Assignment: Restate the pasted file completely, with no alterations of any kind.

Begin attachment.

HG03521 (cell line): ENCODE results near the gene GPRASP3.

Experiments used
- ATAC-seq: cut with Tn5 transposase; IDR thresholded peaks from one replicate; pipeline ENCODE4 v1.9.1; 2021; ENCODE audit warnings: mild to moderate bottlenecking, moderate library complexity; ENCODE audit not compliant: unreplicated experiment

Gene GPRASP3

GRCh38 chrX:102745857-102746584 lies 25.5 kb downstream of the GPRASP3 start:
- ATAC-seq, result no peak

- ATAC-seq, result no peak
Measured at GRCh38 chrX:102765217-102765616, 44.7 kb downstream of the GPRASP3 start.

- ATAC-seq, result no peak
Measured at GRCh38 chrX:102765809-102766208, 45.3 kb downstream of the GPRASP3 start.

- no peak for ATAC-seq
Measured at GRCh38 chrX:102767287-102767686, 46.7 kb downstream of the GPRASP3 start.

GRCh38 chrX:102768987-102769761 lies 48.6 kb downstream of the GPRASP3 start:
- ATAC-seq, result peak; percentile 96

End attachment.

HG03521 (cell line): ENCODE results near the gene GPRASP3.

Experiments used
- ATAC-seq: cut with Tn5 transposase; IDR thresholded peaks from one replicate; pipeline ENCODE4 v1.9.1; 2021; ENCODE audit warnings: mild to moderate bottlenecking, moderate library complexity; ENCODE audit not compliant: unreplicated experiment

Gene GPRASP3

GRCh38 chrX:102745857-102746584 lies 25.5 kb downstream of the GPRASP3 start:
- ATAC-seq, result no peak

- ATAC-seq, result no peak
Measured at GRCh38 chrX:102765217-102765616, 44.7 kb downstream of the GPRASP3 start.

- ATAC-seq, result no peak
Measured at GRCh38 chrX:102765809-102766208, 45.3 kb downstream of the GPRASP3 start.

- no peak for ATAC-seq
Measured at GRCh38 chrX:102767287-102767686, 46.7 kb downstream of the GPRASP3 start.

GRCh38 chrX:102768987-102769761 lies 48.6 kb downstream of the GPRASP3 start:
- ATAC-seq, result peak; percentile 96